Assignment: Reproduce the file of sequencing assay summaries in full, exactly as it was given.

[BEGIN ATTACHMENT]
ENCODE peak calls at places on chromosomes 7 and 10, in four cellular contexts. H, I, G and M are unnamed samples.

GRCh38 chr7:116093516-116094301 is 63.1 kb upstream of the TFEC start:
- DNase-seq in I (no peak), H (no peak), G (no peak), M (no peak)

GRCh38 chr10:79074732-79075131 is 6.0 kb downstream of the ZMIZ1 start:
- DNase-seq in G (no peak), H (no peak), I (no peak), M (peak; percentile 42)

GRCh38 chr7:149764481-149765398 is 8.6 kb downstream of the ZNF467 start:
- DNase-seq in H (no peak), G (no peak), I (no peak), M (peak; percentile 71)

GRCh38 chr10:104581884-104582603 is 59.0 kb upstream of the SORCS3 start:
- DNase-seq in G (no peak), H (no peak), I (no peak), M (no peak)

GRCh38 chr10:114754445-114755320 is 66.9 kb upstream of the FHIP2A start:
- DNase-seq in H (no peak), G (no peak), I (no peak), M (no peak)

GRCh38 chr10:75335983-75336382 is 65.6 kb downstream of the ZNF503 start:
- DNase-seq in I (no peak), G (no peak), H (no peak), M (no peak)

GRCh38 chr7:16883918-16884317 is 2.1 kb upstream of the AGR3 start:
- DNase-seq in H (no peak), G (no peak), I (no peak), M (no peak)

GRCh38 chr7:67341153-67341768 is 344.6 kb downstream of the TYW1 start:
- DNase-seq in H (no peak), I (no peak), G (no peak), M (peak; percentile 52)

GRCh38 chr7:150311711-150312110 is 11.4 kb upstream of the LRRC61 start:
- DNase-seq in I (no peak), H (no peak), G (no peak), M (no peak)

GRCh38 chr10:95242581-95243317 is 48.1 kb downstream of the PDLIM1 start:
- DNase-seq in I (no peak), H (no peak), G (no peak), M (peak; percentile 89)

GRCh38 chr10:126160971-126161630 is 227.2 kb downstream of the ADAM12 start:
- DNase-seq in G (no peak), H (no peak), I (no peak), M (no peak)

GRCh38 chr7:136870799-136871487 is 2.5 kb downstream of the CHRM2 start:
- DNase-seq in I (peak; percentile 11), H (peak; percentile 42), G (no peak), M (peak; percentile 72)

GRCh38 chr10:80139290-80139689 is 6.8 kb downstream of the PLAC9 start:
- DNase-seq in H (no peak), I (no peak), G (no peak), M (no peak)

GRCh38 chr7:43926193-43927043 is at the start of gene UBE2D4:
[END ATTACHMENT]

ENCODE peak calls at places on chromosomes 7 and 10, in four cellular contexts. H, I, G and M are unnamed samples.

GRCh38 chr7:116093516-116094301 is 63.1 kb upstream of the TFEC start:
- DNase-seq in I (no peak), H (no peak), G (no peak), M (no peak)

GRCh38 chr10:79074732-79075131 is 6.0 kb downstream of the ZMIZ1 start:
- DNase-seq in G (no peak), H (no peak), I (no peak), M (peak; percentile 42)

GRCh38 chr7:149764481-149765398 is 8.6 kb downstream of the ZNF467 start:
- DNase-seq in H (no peak), G (no peak), I (no peak), M (peak; percentile 71)

GRCh38 chr10:104581884-104582603 is 59.0 kb upstream of the SORCS3 start:
- DNase-seq in G (no peak), H (no peak), I (no peak), M (no peak)

GRCh38 chr10:114754445-114755320 is 66.9 kb upstream of the FHIP2A start:
- DNase-seq in H (no peak), G (no peak), I (no peak), M (no peak)

GRCh38 chr10:75335983-75336382 is 65.6 kb downstream of the ZNF503 start:
- DNase-seq in I (no peak), G (no peak), H (no peak), M (no peak)

GRCh38 chr7:16883918-16884317 is 2.1 kb upstream of the AGR3 start:
- DNase-seq in H (no peak), G (no peak), I (no peak), M (no peak)

GRCh38 chr7:67341153-67341768 is 344.6 kb downstream of the TYW1 start:
- DNase-seq in H (no peak), I (no peak), G (no peak), M (peak; percentile 52)

GRCh38 chr7:150311711-150312110 is 11.4 kb upstream of the LRRC61 start:
- DNase-seq in I (no peak), H (no peak), G (no peak), M (no peak)

GRCh38 chr10:95242581-95243317 is 48.1 kb downstream of the PDLIM1 start:
- DNase-seq in I (no peak), H (no peak), G (no peak), M (peak; percentile 89)

GRCh38 chr10:126160971-126161630 is 227.2 kb downstream of the ADAM12 start:
- DNase-seq in G (no peak), H (no peak), I (no peak), M (no peak)

GRCh38 chr7:136870799-136871487 is 2.5 kb downstream of the CHRM2 start:
- DNase-seq in I (peak; percentile 11), H (peak; percentile 42), G (no peak), M (peak; percentile 72)

GRCh38 chr10:80139290-80139689 is 6.8 kb downstream of the PLAC9 start:
- DNase-seq in H (no peak), I (no peak), G (no peak), M (no peak)

GRCh38 chr7:43926193-43927043 is at the start of gene UBE2D4: